So this weeks parsha is Kedoshim. Sometimes called the holiness code, it's a hot mess of do and don't with a really salient reminder to be nice to the stranger who lives among you.
By chance, which has been remarkably good to me this week, I was recommended something else to explore as well. We're gathering in pieces for an art show component to the shul's annual fund raiser. Some really incredible works have come in and I was keeping the records and organizing the intake. One of the last to drop off art work said after commenting on my name, "Have you read the book of Tobit? I'm not sure it's in your peoples book, but it's worth looking into." I thanked her on my mother's behalf for the compliment to my name, and said I'd look into Tobit. She said she'd read the prophet I was named for too.
Tobit is not canonical, and so I turned to the Apocrypha. The Apocrypha is a collection of biblical tales that were too important to loose, but ended up on the cutting room floor all the same. In my copy by Edgar J. Goodspeed, he comments that the writings of the Apocrypha were not approved by the Puritans and so it's possible that here in america this legacy still dictates what we think of as biblical literature. I've seen enough billboards along roadside in northern Pennsylvania with biblical quotations attributed to God to appreciate the level of misunderstanding about this unique piece of literature we call the bible.
The book of Tobit is set in the period of the first exile, and revolved around a family of the tribe of Naphtali. Commentary calls it a "charming piece of religious fiction," and having been adapted from combined stories of Ahikar, the Story of the Grateful Dead, and the Egyptian tractate of Khons, taken from Aramaic papyri of the fifth century BCE found in Egypt. A romantic view of Hellenistic period is present as well in the writing. It is however, full of easily cross referenced names of places, events and kingdoms which makes it particularly fun to read especially with thoughts of both Esther and Nehemiah in mind, but elements of Job and Jonah are present as well.
Tobit the patriarch of the family and narrator describes his place and predicament. Taken away by the Assyrians to Nineveh he recounts how his own tribe had become lax in observance and even turned to idolatry.
...when I was young, the whole tribe of my forefather Naphtali revolted from the house in Jerusalem, which had been chosen from all the tribes of Israel for all the tribes to offer sacrifice in, and in which the temple of the dwelling of the Most High had been dedicated and built for all ages. So the tribes which had revolted with it would offer sacrifice to the heifer Baal. But I alone went many a time to Jerusalem for the festivals, as the Scripture commands all Israel in an everlasting decree....Book of Tobit 1.4-6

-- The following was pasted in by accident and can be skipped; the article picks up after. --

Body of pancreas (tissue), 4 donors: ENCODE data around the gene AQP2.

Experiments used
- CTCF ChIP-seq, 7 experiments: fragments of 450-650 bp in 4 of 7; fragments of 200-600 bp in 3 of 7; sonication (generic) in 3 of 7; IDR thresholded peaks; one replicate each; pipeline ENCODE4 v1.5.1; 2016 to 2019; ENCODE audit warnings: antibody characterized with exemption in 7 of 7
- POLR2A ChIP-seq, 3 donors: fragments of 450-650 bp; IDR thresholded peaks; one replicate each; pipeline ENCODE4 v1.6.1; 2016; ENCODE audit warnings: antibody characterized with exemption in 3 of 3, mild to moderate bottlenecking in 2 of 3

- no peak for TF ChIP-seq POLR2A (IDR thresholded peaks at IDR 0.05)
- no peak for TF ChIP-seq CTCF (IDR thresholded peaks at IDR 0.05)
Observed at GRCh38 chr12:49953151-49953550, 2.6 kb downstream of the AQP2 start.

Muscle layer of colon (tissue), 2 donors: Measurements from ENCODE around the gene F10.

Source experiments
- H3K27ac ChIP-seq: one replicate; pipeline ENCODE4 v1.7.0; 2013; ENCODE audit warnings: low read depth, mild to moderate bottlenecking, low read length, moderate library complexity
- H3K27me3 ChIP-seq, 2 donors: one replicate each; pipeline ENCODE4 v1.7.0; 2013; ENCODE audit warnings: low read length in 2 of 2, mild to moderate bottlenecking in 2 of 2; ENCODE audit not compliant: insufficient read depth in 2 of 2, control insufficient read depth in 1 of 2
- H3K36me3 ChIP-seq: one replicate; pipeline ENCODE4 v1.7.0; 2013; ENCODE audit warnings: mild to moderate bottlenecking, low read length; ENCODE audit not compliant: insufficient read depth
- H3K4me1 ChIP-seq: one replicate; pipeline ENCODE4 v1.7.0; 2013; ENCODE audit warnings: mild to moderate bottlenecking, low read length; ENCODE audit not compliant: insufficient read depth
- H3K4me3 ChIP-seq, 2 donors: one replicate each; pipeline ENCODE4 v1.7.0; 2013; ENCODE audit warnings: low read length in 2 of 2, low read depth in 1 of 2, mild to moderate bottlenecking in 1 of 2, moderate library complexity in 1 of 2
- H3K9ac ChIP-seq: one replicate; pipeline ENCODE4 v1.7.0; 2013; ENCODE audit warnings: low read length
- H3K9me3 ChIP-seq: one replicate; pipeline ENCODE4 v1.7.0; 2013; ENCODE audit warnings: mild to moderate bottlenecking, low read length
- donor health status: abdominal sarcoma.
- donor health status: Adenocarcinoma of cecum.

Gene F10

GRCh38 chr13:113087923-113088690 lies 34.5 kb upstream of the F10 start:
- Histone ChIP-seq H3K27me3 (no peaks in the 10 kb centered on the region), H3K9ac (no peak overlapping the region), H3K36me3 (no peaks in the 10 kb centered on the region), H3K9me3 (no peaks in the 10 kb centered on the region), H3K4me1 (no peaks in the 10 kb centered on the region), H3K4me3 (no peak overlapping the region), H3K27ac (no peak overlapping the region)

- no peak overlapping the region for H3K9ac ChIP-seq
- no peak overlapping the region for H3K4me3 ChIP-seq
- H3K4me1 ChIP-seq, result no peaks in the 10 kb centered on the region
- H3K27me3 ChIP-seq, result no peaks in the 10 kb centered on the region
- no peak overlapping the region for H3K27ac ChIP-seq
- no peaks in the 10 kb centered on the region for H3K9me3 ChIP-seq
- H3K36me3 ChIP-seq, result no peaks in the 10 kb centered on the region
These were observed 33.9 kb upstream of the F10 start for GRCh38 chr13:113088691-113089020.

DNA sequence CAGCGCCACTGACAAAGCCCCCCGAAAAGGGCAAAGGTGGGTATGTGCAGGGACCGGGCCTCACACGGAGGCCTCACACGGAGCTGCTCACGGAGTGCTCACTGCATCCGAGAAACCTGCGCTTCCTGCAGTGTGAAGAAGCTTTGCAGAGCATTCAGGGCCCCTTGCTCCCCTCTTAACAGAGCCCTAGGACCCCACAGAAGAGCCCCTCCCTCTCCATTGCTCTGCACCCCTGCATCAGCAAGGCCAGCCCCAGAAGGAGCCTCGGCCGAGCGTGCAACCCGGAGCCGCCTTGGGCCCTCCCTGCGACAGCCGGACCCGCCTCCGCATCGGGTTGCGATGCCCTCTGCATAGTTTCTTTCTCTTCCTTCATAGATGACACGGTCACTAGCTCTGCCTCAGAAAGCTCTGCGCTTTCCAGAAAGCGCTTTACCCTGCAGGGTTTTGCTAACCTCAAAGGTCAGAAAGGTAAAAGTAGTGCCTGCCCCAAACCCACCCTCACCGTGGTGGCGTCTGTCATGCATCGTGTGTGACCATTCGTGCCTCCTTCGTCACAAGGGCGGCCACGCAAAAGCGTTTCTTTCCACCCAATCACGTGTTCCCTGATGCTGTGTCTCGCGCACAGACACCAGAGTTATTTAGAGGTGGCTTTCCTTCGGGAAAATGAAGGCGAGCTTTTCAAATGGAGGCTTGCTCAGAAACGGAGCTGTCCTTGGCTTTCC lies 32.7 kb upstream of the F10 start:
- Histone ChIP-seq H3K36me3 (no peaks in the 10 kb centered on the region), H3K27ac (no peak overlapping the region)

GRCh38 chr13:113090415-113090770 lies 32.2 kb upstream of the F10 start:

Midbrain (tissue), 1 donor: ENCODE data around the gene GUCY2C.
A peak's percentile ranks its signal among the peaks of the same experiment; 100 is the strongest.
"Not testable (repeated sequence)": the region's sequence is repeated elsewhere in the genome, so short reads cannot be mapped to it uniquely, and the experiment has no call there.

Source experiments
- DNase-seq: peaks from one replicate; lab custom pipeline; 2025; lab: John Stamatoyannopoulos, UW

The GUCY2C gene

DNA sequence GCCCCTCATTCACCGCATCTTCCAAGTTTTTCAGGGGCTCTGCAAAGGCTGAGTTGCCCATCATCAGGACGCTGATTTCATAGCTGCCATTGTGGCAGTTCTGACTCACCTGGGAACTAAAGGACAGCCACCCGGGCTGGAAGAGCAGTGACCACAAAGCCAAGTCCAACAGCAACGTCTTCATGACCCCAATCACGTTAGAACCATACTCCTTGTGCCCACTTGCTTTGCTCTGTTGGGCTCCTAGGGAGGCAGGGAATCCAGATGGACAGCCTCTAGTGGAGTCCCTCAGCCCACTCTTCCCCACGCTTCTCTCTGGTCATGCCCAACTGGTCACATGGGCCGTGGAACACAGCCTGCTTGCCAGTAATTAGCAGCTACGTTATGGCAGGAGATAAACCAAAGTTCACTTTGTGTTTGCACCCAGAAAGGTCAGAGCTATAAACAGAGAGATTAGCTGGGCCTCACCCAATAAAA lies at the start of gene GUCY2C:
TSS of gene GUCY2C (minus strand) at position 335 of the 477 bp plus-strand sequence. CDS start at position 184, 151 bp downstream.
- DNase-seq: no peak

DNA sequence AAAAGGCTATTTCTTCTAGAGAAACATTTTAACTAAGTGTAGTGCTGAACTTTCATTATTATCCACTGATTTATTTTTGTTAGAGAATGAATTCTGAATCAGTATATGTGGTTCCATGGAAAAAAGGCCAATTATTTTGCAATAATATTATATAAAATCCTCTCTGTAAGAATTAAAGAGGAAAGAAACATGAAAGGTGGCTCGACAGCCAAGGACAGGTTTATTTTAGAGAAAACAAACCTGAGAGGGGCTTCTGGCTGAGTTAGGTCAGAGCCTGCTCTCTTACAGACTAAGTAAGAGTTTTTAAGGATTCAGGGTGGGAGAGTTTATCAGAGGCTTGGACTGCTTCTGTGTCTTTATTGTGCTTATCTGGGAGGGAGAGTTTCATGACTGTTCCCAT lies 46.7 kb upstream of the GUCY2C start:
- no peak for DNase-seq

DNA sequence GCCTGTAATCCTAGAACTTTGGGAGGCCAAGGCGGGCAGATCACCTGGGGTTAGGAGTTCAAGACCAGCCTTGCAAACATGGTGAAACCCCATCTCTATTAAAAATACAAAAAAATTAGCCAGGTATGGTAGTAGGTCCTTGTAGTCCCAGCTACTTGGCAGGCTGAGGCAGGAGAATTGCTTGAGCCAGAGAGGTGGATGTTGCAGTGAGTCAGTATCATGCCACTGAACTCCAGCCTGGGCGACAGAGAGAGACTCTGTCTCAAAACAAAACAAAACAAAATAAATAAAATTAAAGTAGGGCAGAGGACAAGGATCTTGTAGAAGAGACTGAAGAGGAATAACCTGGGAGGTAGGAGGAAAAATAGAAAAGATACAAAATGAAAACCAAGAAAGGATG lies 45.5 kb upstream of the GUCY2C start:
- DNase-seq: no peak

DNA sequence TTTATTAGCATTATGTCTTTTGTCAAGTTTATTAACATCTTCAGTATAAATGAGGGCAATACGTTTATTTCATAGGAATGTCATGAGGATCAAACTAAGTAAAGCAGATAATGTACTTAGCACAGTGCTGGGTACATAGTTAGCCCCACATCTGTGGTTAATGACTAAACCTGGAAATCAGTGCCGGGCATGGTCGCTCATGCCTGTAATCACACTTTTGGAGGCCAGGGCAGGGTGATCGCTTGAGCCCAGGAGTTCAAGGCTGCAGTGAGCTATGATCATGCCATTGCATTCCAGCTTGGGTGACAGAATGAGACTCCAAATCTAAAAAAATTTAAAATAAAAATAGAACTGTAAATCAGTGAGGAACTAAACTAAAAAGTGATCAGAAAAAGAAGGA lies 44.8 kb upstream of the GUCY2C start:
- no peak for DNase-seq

When I became a man, I married Hannah, who was of the stock of our family, and by her I had a son, Tobias. And when carried into captivity to Nineveh, all my brothers and relatives ate the food of the heathen, but I kept myself from eating it, because I remembered god with all my heart... Book of Tobit 1.9-12Tobit is a pious man and the tale labors over points that we would know from passages of Torah just like Kedoshim, in fact the authors expected us to understand these sections of Torah to make the point of this mans dedication.
The tale is really the take of his fortunes and misfortunes, his son and the triumph of the pious in reward for persevering in a life of observance despite hardship.
Tobit and his son Tobias' adventures are an excellent story, or fable, and it's not hard for the reader to tell they are of blended tales, even without the commentary, but it works. The halftarah we have this week is Amos and rather short, but this tale of triumph for practice I found much more rewarding as a couplet to our portion in a time when Torah is a little devoid of the grandeur of Genesis and Exodus. Amos reveals, as many of the prophets did that in a future time Israel would be redeemed, retake the land, rebuild cities, and live in a prosperous peace of their own labour. It's a nice vision but it's not a tale of adventure in the Levant, it's not a Torah life in action as Tobit provides. Amos is an appetizer, a tidbit of the feast to come if we can focus ourselves.
Holiness as something of a personal goal should not be undersold. The mindful elevation of the individual though the mitsvot is not without reward. While I don't count on angelic guardianship as a thing anymore than I expect to come across a talking donkey a reminder of a life of conscious choice is due it's place. Kedoshim reminds us that we are temples, each of us to god, and debasement of ourselves is a form if idolatry. But it also takes care to remind us to be kind to the other who has also chosen to live a pious life among us, for they too are vessels of divinity and we understand the burden of trying to keep the statutes in a place hostile to our attempts at a holy life.
Take a detour after you read the parsha this week just off the margin of Torah into a tale built around it. Does wearing cloth of linen and wool make you less holy? Are puggles or labradoodles an affront to the lord? I don't know, but I think a thoughtless life might be less than we deserve of ourselves and less that we can embody. Be a little more conscious of what we are doing both to ourselves and our neighbors. Surely considering if you can recycle versus throwing away is as important as inspecting shatnez. Being neighborly as important as not mixing seeds.